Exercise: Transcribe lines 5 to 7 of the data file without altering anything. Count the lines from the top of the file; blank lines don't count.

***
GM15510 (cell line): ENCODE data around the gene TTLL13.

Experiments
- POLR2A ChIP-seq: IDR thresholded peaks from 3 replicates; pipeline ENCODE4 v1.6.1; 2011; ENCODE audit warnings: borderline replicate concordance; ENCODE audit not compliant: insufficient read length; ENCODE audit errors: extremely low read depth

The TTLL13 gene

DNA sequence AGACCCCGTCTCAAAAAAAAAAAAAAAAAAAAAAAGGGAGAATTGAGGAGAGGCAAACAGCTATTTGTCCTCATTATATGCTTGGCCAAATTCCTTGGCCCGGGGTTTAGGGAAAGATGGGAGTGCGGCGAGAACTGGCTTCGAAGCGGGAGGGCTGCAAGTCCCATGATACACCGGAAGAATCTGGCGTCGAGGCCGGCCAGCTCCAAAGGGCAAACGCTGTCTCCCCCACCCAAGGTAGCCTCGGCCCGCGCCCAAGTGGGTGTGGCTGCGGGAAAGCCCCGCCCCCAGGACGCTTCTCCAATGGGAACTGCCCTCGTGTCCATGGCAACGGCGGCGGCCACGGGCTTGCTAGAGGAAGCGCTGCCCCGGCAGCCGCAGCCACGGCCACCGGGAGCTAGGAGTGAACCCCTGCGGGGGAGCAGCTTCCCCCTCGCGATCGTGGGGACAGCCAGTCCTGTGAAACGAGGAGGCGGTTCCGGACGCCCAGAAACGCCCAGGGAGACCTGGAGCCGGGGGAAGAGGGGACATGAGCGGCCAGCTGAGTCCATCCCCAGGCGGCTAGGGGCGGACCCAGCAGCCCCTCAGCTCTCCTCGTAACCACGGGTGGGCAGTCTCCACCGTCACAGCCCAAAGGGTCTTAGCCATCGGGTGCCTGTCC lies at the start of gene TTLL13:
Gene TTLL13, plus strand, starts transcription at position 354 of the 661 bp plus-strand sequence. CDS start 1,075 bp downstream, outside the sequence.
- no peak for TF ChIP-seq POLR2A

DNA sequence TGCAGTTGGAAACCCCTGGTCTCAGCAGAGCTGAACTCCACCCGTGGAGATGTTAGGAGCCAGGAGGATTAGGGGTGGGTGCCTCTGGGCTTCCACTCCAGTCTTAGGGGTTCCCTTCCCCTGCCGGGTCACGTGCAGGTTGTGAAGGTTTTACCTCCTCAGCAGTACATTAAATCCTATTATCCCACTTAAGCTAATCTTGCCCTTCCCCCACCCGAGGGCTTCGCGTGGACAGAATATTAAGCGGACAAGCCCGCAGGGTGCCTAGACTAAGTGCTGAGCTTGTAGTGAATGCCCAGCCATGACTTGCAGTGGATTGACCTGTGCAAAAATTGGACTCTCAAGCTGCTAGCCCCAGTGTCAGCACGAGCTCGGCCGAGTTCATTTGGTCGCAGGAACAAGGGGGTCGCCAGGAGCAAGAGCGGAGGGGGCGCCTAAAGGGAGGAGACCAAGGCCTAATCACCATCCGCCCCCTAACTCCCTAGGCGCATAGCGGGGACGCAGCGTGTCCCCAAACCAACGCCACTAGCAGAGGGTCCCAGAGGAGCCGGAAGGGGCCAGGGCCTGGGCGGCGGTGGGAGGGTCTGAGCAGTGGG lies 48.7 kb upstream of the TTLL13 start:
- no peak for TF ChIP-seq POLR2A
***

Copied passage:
DNA sequence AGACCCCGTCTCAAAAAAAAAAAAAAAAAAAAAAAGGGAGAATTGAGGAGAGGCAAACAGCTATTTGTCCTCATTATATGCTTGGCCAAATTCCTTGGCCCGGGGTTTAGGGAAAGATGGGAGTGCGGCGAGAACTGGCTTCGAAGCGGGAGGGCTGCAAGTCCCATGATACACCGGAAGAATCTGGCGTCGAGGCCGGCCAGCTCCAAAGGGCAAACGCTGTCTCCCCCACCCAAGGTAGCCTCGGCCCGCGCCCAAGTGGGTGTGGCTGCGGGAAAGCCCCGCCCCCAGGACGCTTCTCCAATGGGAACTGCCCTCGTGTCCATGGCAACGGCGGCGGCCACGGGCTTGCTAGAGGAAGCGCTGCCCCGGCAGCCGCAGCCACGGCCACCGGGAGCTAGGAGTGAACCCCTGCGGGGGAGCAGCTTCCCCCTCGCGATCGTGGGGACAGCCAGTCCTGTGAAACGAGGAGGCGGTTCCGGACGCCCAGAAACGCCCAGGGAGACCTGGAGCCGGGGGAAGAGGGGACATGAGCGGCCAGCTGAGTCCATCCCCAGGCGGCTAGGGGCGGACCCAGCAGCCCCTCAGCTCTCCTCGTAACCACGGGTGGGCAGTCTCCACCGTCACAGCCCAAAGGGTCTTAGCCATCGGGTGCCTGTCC lies at the start of gene TTLL13:
Gene TTLL13, plus strand, starts transcription at position 354 of the 661 bp plus-strand sequence. CDS start 1,075 bp downstream, outside the sequence.
- no peak for TF ChIP-seq POLR2A